COP26: Stage set for crucial climate negotiations

This weekend, leaders from around the world will come to Scotland to pledge their commitments in the fight against global warming.

Glasgow is set to host the United Nations Climate Change Conference for two weeks starting Sunday, where nations are expected to negotiate emissions reduction targets as part of a global plan to address the climate emergency.

This year’s meeting is the 26th “Conference of the Parties” (hence COP26) under the United Nations Framework Convention on Climate Change, and much is at stake at this year’s event. Climate scientists have said that time is running out for leaders to act to avert the most devastating effects of global warming.

A Report released earlier this week of the UN Environment Program warned that existing national climate promises are insufficient to limit warming to below 1.5 degrees Celsius, the intended goal of the Paris Agreement. And a separate UN report released in August found that climate change is intensifying, accelerating and already affecting all regions of the planet. At that time, UN Secretary General António Guterres called the situation a “Code Red for Humanity”.

World leaders will be under pressure to set ambitious emissions reduction targets, but the question remains whether the richest nations and those who have historically contributed most to climate change will be aggressive enough to meet their commitments . Many developing countries account for a relatively small part of global greenhouse gas emissions, but are disproportionately affected by sea level rise, droughts, floods and other extreme weather events that are exacerbated by climate change.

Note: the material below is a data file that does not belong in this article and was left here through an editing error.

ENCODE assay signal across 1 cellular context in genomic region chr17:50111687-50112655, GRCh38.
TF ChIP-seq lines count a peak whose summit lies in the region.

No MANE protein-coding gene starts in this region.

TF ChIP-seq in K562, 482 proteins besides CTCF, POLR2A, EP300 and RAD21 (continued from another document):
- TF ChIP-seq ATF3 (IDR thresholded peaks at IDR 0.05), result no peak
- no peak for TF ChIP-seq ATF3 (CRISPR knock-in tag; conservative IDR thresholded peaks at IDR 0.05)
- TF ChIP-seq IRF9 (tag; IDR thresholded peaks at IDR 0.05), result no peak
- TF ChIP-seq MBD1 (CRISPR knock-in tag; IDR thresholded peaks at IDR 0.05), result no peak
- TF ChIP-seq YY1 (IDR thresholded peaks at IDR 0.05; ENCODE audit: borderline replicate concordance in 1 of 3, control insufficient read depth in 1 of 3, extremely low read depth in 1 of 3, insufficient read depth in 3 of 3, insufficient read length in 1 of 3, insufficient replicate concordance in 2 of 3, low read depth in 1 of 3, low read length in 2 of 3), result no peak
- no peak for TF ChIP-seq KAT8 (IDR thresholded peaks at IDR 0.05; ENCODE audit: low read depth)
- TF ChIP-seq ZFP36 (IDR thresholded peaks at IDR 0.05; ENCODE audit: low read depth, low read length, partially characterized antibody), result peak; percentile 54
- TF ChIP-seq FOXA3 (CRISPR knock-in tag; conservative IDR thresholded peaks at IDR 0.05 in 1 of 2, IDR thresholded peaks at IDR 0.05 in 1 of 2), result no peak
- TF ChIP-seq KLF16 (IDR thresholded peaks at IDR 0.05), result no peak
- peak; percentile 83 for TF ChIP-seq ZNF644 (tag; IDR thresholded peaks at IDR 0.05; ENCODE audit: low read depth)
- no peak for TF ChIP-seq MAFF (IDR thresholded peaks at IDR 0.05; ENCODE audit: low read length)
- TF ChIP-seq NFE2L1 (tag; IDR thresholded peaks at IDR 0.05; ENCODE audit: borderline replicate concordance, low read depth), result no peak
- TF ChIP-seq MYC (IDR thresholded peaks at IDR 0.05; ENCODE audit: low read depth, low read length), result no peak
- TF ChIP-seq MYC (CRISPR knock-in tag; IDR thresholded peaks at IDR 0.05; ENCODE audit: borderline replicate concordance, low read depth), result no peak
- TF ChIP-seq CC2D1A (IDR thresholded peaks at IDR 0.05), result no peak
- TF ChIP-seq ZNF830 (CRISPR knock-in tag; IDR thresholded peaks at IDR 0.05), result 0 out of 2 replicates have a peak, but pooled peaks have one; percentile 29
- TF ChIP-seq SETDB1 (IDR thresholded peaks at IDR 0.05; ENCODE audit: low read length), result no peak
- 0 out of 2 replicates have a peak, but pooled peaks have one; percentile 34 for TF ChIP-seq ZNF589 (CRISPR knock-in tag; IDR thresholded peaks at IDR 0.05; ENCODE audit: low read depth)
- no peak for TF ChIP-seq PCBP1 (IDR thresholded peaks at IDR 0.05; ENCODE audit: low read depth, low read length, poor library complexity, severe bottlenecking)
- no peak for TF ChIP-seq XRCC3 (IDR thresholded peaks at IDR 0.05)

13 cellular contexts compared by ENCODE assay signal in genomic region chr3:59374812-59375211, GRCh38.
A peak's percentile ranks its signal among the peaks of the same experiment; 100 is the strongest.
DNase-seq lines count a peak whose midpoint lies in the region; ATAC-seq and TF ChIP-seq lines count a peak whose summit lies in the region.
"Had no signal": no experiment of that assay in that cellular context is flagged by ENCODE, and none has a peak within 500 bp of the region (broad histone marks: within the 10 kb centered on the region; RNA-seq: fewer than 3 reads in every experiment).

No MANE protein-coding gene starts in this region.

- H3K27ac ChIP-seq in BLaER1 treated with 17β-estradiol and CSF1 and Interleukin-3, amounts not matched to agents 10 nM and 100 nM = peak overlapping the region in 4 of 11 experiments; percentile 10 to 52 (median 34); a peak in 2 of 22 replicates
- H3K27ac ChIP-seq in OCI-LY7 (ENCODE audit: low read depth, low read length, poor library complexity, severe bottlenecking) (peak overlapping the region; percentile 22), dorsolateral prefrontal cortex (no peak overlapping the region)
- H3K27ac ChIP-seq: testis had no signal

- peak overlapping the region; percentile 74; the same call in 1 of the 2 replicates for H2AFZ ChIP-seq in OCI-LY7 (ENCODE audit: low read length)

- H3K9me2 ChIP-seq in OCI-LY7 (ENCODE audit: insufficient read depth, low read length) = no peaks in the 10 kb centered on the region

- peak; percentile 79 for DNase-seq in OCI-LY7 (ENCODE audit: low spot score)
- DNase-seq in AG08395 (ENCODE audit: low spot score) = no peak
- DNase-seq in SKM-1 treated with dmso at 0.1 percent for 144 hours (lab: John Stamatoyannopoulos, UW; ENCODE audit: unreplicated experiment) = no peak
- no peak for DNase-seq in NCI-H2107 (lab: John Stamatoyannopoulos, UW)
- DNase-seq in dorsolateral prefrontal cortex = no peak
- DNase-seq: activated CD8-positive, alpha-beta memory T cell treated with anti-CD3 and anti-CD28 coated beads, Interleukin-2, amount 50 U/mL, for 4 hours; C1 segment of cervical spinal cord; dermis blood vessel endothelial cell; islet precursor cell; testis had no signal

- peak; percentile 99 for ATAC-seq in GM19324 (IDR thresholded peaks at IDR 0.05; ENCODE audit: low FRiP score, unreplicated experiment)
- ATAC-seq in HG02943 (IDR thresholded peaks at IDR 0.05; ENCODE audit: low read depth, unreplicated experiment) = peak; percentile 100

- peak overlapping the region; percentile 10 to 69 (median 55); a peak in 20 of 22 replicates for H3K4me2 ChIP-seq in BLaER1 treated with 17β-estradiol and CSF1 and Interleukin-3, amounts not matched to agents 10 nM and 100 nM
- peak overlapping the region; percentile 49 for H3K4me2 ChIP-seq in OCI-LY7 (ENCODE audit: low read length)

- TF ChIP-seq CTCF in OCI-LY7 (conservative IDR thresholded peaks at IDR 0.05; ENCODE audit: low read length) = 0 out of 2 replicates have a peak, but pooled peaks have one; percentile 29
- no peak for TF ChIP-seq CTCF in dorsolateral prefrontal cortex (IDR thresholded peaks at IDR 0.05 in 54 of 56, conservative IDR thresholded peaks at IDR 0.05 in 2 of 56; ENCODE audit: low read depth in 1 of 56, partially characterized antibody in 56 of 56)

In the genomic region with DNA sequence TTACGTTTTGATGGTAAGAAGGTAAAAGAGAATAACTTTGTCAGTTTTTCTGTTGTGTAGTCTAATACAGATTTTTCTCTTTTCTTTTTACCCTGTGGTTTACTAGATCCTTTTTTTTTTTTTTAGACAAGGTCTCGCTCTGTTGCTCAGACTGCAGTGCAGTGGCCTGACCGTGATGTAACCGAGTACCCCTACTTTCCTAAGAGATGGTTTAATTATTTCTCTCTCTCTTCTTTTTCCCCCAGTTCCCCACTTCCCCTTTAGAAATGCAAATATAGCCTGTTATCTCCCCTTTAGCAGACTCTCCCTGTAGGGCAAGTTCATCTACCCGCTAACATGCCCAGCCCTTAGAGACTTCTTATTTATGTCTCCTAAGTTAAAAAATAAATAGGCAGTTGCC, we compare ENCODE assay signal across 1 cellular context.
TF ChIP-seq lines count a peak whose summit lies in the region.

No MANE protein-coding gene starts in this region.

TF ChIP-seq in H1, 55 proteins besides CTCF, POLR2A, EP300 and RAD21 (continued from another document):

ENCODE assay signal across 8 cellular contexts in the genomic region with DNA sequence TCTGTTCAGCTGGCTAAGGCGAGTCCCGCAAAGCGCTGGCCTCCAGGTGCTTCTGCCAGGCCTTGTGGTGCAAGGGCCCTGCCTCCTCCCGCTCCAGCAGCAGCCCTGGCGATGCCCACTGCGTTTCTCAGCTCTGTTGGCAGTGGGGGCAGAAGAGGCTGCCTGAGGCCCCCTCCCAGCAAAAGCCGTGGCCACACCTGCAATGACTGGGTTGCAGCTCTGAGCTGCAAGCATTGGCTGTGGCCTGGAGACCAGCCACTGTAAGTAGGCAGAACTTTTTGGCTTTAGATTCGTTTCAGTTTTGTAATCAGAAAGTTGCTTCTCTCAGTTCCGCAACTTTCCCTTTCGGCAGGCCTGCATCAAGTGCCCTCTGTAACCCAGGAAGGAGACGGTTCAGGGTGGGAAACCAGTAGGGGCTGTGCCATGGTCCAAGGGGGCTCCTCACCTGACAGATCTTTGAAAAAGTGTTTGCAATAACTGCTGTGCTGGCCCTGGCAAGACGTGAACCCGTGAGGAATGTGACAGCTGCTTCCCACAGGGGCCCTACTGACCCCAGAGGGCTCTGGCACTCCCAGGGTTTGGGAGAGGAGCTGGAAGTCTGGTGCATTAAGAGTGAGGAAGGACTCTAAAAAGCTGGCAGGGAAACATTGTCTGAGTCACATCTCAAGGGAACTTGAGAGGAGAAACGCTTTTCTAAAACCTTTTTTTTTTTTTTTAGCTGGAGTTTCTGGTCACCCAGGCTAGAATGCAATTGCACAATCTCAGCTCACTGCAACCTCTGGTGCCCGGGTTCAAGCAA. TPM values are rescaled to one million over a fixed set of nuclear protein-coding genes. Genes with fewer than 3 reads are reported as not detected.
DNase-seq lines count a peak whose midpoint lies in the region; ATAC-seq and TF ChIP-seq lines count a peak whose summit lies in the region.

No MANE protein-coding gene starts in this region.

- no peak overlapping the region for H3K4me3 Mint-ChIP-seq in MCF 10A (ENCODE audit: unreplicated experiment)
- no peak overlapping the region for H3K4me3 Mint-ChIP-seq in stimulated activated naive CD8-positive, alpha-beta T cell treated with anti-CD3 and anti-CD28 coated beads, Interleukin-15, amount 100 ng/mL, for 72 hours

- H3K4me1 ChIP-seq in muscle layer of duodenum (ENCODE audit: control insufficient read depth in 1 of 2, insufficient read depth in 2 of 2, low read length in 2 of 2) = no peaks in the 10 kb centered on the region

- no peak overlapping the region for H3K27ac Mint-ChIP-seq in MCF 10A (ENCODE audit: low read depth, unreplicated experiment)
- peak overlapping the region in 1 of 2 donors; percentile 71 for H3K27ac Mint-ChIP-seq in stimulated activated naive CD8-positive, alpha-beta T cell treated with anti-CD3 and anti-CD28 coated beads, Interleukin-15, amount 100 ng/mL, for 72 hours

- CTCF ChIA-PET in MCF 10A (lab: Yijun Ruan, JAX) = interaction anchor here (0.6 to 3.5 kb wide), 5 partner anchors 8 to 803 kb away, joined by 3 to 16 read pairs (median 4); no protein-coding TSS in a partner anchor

In the run-up to the conference beginning on Sunday, Pope Francis called for a “renewed awareness of shared responsibility for our world” and urged political leaders to take measures to give future generations “concrete hope”.

The Pope does not attend the summit personally, but the Vatican sends a delegation led by its Foreign Minister, Cardinal Pietro Parolin.

President Joe Biden will attend with 12 cabinet members and senior administrators. All eyes will be on the United States at this year’s event, which marks the return of American officials to global climate negotiations since Biden officially joined the Paris Agreement earlier this year.

COP26: Stage set for crucial climate negotiations 1

More than 100 other Heads of State and Government are expected to attend Glasgow, including British Prime Minister Boris Johnson, Canadian Prime Minister Justin Trudeau, French President Emmanuel Macron and Australian Prime Minister Scott Morrison. There are some notable no-shows, however: Chinese President Xi Jinping, Russian President Vladimir Putin, and Brazilian President Jair Bolsonaro.

Former President Barack Obama, who signed the Paris Agreement in 2016, will make remarks at COP26 and participate in a panel discussion. In a statement before the summit, he praised young activists for pushing older generations into action.

“And if the old people don’t, get out of the way because these young people are coming and they’re ready to make sure we have a sustainable planet and a better future for our children and grandchildren,” he said in a video statement released by the Obama Foundation.

But while much depends on the negotiations to be held in Glasgow, efforts to address the climate crisis must go beyond diplomacy and political grandeur, said Kate Marvel, a climate scientist at NASA’s Goddard Institute for Space Studies.

“The climate doesn’t really care about peaks,” she said. “The atmosphere cares about how much carbon dioxide gets into it. So if we want to limit warming to avoid the worst-case scenario, we have to do everything we can to reduce greenhouse gases.”

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